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Mayor Michael Bloomberg has continued his anti-smoking campaign and has now targeted residential housing. The alleged NYC apartment smoking ban, which isn't a ban at all, would require owners to be upfront with current and prospective tenants about the building's smoking policy.
If passed by the New York City Council, the legislation would require landlords to adopt a written smoking policy. It would need to address where smoking is and is not allowed, such as on balconies and in indoor and outdoor common areas.
Bloomberg adamantly denies that he has any desire to implement an actual NYC apartment smoking ban, reports the Wall Street Journal. Instead, he wants tenants to have all necessary information before moving out.
Because of air circulation and density, people who live in apartments are more likely to be exposed to secondhand smoke than those living in detached houses.
Even if this legislation doesn't pass, New York City tenants still have some rights should they be bothered by smoking on the premises. This is especially true if a tenant suffers from a disability, such as severe asthma, that is irritated by secondhand smoke.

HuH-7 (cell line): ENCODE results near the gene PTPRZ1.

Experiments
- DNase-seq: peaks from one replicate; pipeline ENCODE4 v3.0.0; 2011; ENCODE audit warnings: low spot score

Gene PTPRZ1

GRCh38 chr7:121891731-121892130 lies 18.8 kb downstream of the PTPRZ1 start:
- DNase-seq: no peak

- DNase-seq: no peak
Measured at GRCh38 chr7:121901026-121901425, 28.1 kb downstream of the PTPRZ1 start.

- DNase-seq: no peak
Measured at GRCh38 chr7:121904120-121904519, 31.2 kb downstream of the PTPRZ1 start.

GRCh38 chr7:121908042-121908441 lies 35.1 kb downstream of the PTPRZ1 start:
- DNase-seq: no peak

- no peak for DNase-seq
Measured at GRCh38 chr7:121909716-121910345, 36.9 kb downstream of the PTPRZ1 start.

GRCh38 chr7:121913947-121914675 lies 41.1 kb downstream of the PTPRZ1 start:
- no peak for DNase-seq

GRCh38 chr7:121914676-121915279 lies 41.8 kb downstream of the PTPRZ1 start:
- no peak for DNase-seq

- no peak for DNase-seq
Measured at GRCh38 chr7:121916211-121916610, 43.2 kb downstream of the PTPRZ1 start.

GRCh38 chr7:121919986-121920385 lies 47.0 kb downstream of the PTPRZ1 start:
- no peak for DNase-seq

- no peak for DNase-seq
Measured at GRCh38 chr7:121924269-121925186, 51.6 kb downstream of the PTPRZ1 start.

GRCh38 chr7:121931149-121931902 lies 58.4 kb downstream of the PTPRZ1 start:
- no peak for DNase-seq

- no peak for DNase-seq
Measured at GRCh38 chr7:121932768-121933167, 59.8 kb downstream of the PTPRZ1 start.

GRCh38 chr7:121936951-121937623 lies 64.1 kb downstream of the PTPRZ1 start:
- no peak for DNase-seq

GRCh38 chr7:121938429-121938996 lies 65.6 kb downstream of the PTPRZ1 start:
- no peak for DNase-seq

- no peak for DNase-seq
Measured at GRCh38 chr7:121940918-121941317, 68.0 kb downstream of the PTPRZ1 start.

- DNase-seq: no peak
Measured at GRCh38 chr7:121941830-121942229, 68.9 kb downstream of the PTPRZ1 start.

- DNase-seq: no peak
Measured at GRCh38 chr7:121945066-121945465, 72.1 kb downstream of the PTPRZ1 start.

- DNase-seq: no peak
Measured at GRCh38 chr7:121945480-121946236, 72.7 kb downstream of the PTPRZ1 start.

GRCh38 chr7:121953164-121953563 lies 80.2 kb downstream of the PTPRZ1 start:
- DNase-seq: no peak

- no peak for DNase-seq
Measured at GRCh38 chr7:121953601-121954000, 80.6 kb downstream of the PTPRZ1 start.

Fair housing laws require landlords to make reasonable accommodations so that persons with disabilities can live in a dwelling of their choice. Courts have required landlords to install special filters in air conditioning units and windows to comply with these rules. Landlords have also been ordered to adopt no-smoking policies or limit smoking to certain areas of the property.
If you think you're entitled to such an accommodation, go ahead and ask. If your landlord resists, contact a NYC discrimination lawyer or a NYC tenant lawyer. They can help you win a building-wide smoking ban if a wider NYC apartment smoking ban is not to be had.